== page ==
Friday, June 23, 2006

Getting to Ultra HNWI status

OK, so I am in fantasy land here but after reading the Gapgemini Merrill Lynch World Wealth Report, I started wondering just what it would like to join the 85,400 world wide members of the Ultra HNWI club. The price of admission is financial assets of at least US$30 million. I am probably not alone in thinking that this is a staggering sum of money for the average person to aspire to, but 0.0000128% of the world's population got there. How?

There is a degree of speculation to this, but my expectation is that most of the Ultra HNWIs made their money in one of five ways:

1. Inheritance: unfortunately, I chose the wrong parents for this purpose (for other purposes I made a pretty good selection);
2. Employment: most of the people in this category will be corporate ceos, investment bankers and fund managers (any others?). Only a tiny portion of the workforce will earn enough. Unfortunately, a quick look at my current pay and future prospects suggests that this is not likely to get me there prior to my intended retirement date (or at any other time);
3. Entertainment: TV, movies, music, sports and a few other activities. People falling into this category generally possess exceptional talent or some other rare attribute that I am sadly lacking;
4. Business: people who own their own business. Not sure what to say about this one other than that I don't see myself owning my own business;
5. Investment: its possible but instinctively I assumed that the returns on investment would have to be materially above the long run market average.

I ran two scenarios to see how hard it would be to achieve Ultra HNWI status in real terms under 2 (Employment) and 5 (Investment). Both assume inflation at 3%.

Scenario #1 - the diligent saver

A person enters the work force at age 20, saves $5,000 pa increasing at a nominal rate of 5% and earns 11% on her investments (roughly the long run return on stocks). How many years will it take before she becomes an Ultra HNWI? Answer: in nominal terms, it would take 57 years (worth about $5.7 million after adjusting for inflation). In real terms it would take 79 years.

Conclusion: most of us will run out of time before we get there by saving and investing.

Scenario #2 - starting rich

A person starts out as an entry level member of the HNWI club with assets of $1 million. If we assume that he earns 11% on his investments and ignore savings, how long will it take to achieve Ultra HNWI status? Answer: in nominal terms, it would take 33 years (worth about $11.8 million after adjusting for inflation). In real terms it would take 46 years.

Conclusion: even for the already rich, promotion to the Ultra HNWI division takes a long long time.

Now back to reality.

6 comments:

makingourway said...

the inheritence model might work bettter for the children of savers that don't make it into the hnwi catetory.

i for one am not only putting money away for my children's future schooling, but also in their retirement accounts.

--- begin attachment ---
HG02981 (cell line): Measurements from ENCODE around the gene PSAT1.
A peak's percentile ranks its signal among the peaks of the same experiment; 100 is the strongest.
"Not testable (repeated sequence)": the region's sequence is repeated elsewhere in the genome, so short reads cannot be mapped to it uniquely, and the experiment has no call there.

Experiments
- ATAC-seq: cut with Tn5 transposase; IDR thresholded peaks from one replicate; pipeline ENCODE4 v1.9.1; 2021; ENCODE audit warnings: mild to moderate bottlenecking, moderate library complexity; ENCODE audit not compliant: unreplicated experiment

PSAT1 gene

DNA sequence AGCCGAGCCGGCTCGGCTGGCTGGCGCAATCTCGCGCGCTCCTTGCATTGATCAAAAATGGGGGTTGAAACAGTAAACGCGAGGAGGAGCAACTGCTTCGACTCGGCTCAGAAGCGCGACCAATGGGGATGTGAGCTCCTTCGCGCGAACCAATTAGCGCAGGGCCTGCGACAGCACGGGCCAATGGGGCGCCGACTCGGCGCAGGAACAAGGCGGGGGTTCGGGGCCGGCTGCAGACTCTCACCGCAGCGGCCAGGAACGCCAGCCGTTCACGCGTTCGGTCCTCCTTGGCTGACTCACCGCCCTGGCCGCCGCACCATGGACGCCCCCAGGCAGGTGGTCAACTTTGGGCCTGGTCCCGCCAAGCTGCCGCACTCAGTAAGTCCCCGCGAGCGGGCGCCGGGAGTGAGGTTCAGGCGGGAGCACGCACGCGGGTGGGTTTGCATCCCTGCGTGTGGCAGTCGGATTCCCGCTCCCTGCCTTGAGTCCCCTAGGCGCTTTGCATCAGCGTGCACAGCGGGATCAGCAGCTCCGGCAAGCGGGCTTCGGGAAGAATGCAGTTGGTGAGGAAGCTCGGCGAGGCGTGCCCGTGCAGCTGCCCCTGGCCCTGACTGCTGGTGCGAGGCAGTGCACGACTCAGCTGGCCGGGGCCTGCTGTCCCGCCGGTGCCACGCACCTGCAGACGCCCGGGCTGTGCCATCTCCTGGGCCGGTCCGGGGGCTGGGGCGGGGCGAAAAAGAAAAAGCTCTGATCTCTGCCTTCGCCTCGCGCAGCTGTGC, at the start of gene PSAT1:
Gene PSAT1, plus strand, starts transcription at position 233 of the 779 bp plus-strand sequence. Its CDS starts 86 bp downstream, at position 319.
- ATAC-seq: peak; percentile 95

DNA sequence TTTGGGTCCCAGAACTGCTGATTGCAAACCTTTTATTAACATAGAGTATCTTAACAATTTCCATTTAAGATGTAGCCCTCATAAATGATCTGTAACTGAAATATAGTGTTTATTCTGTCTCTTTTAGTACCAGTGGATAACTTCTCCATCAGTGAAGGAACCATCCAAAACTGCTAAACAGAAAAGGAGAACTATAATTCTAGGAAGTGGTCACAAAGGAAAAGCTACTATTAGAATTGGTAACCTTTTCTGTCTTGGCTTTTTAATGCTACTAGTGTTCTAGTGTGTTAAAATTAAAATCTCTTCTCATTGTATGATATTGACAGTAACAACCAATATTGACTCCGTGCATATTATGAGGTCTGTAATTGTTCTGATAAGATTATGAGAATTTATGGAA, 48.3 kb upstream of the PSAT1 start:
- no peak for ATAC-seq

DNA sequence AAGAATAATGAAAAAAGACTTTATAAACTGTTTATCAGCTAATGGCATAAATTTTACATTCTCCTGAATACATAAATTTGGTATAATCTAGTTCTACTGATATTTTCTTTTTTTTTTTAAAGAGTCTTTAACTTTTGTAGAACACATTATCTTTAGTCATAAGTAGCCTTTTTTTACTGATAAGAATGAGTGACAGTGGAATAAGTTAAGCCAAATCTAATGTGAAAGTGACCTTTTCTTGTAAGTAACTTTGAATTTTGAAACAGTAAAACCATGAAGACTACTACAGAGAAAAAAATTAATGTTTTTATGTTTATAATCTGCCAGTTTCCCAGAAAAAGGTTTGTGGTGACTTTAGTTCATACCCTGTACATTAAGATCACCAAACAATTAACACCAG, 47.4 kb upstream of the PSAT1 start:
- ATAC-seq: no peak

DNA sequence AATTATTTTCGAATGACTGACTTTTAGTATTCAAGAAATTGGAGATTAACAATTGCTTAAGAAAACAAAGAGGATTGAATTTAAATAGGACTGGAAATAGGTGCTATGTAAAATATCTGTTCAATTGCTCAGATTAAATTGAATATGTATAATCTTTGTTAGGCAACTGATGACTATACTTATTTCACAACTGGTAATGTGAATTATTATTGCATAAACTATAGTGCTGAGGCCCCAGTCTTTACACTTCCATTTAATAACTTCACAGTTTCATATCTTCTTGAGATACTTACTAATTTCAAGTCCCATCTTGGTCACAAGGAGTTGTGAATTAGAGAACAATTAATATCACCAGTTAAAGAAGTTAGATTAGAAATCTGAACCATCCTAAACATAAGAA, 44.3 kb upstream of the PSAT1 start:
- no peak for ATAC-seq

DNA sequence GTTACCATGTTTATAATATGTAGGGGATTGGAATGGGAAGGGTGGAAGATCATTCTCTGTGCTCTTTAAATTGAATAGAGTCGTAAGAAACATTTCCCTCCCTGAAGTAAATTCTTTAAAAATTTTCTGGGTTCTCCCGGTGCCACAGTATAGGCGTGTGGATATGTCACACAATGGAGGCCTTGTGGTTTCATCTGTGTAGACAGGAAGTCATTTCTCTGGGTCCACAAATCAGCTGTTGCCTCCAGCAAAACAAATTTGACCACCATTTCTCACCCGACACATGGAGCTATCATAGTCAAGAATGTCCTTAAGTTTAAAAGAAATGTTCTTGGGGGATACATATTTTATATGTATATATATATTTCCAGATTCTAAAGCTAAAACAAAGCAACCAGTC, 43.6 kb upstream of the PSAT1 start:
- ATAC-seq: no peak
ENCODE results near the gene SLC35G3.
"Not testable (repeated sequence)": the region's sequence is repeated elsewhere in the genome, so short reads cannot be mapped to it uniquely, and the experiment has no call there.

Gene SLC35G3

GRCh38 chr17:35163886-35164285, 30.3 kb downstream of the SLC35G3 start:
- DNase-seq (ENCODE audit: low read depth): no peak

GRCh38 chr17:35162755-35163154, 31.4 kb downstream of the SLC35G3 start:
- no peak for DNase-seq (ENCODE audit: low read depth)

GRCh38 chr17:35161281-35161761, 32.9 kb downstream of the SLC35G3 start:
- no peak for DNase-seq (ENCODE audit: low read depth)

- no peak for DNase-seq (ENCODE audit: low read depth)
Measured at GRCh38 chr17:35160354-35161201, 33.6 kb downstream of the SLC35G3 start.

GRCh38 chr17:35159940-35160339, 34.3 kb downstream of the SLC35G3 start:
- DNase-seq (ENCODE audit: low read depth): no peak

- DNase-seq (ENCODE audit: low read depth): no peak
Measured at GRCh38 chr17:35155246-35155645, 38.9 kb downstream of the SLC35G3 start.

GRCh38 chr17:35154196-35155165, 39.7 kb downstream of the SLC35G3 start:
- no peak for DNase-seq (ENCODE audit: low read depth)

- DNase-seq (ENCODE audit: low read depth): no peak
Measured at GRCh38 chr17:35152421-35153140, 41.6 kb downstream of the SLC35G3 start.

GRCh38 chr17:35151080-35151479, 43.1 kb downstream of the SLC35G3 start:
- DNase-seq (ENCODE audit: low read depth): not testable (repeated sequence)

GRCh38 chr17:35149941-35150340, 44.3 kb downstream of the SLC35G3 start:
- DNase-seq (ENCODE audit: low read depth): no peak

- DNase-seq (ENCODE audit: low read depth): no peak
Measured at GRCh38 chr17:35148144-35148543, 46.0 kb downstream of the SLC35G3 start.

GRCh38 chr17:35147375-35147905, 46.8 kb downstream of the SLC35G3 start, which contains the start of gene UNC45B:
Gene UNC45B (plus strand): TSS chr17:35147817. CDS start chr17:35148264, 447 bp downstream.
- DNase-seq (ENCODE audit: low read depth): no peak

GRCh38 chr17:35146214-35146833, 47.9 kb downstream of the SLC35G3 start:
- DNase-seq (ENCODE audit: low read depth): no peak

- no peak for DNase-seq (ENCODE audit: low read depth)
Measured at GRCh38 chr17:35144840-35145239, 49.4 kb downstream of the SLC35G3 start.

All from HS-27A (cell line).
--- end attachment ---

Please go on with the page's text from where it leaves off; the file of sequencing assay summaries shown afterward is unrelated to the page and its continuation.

imagine how helpful an additional 21 years would be to your retirement investments?

regards,
makingourway

traineeinvestor said...

Given that most students emerge from university with debt, the reality is that by starting to put money aside for their education and retirement from birth gives them more than a 21 year head start. But definitely, the benefits of an extra 21 years of compound returns would be amazing. The only thing I would worry about is that it may take away some of the children's motivation if they know that their future is taken care of.

As long as we are both working, our savings are going towards our general investments which can be used for any purpose (retirement, children's education etc) as and when we wish. It gives us maximum flexibility (unlike the US tax considerations are negligible for us in Hong Kong). Once we are closer to retirement we will revisit and see if a designated account may be a better option.

Anonymous said...

I think a combination of income from employment, business ventures and investment returns can possibly launch one into the ultra HNWI status.

Your assessment of a 33 years period for 11% return on investment of 1 million to become an uHNWI is sobering.

I see that you are heavily invested in the real estate market. Given the high potential for a housing crash, do you think it is too risky?

Adventures In Money Making said...

while the stock market only returns 8-10% in the long term, HNWIs usually figure out a way to get much higher returns with leverage.
I have personally gotten 1400% returns (75k profit on a 5k investment over 18 months). No doubt, its not easy to scale these numbers, but getting 18-24% return while difficult is not impossible.

at 24% return, you're making 30million in under 30years (starting with a 100k)

oli said...
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Chong Kong Hui said...

I came to know some HNWI as I mostly deal with bosses.

They really can roll their money faster than you can imagine. Real property remain their favorite past time and fixed deposit. No wonder all around the world property price up like no body business.